Figures from the report:

Table 1: What Americans Want “Do Not Track ” to Do

Table 2: Tracking on Medical Websites

Table 3: What Americans Think “Free” Websites Can Do with Information About Them

Table 4: “Free” Websites and Privacy Rights

Table 5: Americans’ Attitudes Toward Online Ads

Privacy and Modern Advertising 

Mobile Phones and Privacy

Jennifer M. Urban, Chris Jay Hoofnagle and Su Li

Cite as: Jennifer M. Urban, Chris Jay Hoofnagle, and Su Li, Mobile Phones and Privacy, Jul. 11, 2012, available at

Mobile phones are a rich source of personal information about individuals. Both private and public sector actors seek to collect this information. Facebook, among other companies, recently ignited a controversy by collecting contact lists from users’ mobile phones via its mobile app. A recent Congressional investigation found that law enforcement agencies sought access to wireless phone records over one million times in 2011. As these developments receive greater attention in the media, a public policy debate has started concerning the collection and use of information by private and public actors.

To inform this debate and to better understand Americans’ attitudes towards privacy in data generated by or stored on mobile phones, we commissioned a nationwide, telephonic (both wireline and wireless) survey of 1,200 households focusing upon mobile privacy issues.

We found that Americans overwhelmingly consider information stored on their mobile phones to be private—at least as private as information stored on their home computers. They also overwhelmingly reject several types of data collection and use drawn from current business practices. Specifically, large majorities reject the collection of contact lists stored on the phone for the purposes of tailoring social network “friend” suggestions and providing coupons, the collection of location data for tailoring ads, and the use of wireless contact information for telemarketing, even where there is a business relationship between the consumer and merchant.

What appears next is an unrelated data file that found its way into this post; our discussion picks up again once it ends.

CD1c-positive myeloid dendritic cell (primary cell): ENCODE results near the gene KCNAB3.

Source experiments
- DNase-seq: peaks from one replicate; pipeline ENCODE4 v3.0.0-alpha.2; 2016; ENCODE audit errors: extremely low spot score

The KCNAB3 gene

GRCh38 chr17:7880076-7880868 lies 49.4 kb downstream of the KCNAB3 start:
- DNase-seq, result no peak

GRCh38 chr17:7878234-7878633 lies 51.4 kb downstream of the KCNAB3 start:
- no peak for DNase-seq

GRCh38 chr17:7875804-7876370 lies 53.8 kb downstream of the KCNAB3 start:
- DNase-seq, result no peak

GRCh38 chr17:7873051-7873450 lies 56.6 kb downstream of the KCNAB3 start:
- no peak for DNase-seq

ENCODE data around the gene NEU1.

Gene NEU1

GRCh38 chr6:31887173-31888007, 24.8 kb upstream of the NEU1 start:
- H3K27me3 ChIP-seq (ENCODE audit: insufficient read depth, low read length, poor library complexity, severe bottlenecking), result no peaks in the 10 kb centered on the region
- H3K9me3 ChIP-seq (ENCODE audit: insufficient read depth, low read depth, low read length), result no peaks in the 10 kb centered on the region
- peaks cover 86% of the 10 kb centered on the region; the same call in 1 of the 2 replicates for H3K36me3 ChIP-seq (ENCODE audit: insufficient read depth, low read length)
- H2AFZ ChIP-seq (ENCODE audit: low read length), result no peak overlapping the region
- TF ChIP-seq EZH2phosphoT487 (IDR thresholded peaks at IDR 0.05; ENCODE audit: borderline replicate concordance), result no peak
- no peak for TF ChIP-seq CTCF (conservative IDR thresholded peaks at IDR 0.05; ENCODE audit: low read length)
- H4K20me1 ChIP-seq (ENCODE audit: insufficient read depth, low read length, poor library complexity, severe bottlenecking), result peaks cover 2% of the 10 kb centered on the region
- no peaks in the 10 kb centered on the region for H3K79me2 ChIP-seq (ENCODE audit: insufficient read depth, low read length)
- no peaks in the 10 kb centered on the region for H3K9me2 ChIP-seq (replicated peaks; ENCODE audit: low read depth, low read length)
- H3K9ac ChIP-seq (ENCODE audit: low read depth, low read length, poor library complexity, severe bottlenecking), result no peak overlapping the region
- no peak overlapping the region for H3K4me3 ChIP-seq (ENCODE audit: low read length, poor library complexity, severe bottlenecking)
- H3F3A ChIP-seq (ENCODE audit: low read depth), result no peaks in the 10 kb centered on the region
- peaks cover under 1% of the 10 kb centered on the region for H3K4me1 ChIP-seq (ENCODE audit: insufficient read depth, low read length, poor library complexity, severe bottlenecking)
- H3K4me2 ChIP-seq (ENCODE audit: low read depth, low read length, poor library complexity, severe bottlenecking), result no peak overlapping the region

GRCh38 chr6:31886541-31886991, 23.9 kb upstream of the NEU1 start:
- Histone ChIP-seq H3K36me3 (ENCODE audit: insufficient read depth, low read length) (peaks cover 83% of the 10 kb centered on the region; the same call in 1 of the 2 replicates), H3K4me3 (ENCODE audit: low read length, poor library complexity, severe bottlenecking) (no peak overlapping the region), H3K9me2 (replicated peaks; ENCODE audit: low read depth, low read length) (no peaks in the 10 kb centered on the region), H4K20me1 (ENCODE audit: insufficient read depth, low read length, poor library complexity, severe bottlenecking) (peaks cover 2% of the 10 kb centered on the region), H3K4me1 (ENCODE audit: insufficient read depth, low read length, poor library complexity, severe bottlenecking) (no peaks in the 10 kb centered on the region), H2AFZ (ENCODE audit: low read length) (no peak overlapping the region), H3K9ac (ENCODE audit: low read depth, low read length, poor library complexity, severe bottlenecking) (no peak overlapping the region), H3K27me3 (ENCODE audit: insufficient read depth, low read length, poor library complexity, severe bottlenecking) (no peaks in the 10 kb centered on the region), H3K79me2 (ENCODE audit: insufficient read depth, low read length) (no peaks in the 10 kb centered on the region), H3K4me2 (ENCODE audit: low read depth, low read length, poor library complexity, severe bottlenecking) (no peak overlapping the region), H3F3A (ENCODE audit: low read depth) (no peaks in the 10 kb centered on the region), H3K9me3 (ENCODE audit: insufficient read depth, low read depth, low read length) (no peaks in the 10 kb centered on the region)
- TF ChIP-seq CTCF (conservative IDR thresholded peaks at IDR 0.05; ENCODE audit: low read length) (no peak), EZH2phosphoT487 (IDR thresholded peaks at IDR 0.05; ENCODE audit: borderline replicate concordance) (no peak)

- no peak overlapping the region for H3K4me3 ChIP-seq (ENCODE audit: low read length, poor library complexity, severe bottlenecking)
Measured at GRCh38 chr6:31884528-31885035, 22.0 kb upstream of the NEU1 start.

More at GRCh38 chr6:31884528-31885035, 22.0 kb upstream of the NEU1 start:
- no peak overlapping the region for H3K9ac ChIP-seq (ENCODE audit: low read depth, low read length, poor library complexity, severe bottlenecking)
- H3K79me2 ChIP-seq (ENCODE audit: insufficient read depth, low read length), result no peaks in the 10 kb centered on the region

Respondents evinced strong support for substantial limitations on the retention of wireless phone usage data. Respondents also thought that some prior court oversight is appropriate when police seek to search a wireless phone when arresting an individual.

Figures from the report:

Fig 1 – Is Mobile Phone Data as Private as Home Computer.jpg

Fig 2 – Permission for Search During Arrest.jpg

Fig 3 – Should Stores Call Mobile Phones.jpg

Fig 4 – Can Apps Collect Contact List.jpg

Fig 5 – How Long Should Location Data Be Kept.jpg

Fig 6 – Can Cell Provider Use Location for Ads.jpg

Fig 7 – Age Comparison – Is Mobile Phone Data as Private as Home Computer.jpg

Mobile Phones and Privacy

Mobile Payments: Consumer Benefits & New Privacy Concerns

Chris Jay Hoofnagle, Jennifer M. Urban, and Su Li

Cite as: Chris Jay Hoofnagle, Jennifer M. Urban, and Su Li, Mobile Payments: Consumer Benefits & New Privacy Concerns (April 24, 2012), available at

An abbreviated version of this report appears as, Jennifer M. Urban, Chris Jay Hoofnagle, and Su Li, Mobile Payments: Consumer Benefits & New Privacy Concerns, The European Financial Review p. 9, Feb/Mar. 2013.

In October 2010, the Samuelson Clinic co-hosted a day-long conference on international perspectives on mobile payments, with a focus on consumer protection.  The conference report is published as, Elizabeth Eraker, Colin Hector & Chris Hoofnagle, Mobile Payments: The Challenge of Protecting Consumers and Innovation, 10 PVLR 212 (Feb. 7, 2011)

Payment systems that allow people to pay using their mobile phones are promised to reduce transaction fees, increase convenience, and enhance payment security. New mobile payment systems also are likely to make it easier for businesses to identify consumers, to collect more information about consumers, and to share more information about consumers’ purchases among more businesses. While many studies have reported security concerns as a barrier to adoption of mobile payment technologies, the privacy implications of these technologies have been under examined.

To better understand Americans’ attitudes towards privacy in new transaction systems, we commissioned a nationwide, telephonic (wireline and wireless) survey of 1,200 households, focusing upon the ways that mobile payment systems are likely to share information about consumers’
purchases. We found that Americans overwhelmingly oppose the revelation of contact information (phone number, email address, and home address) to merchants when making purchases with mobile payment systems. Furthermore, an even higher level of opposition exists to
systems that track consumers’ movements through their mobile phones.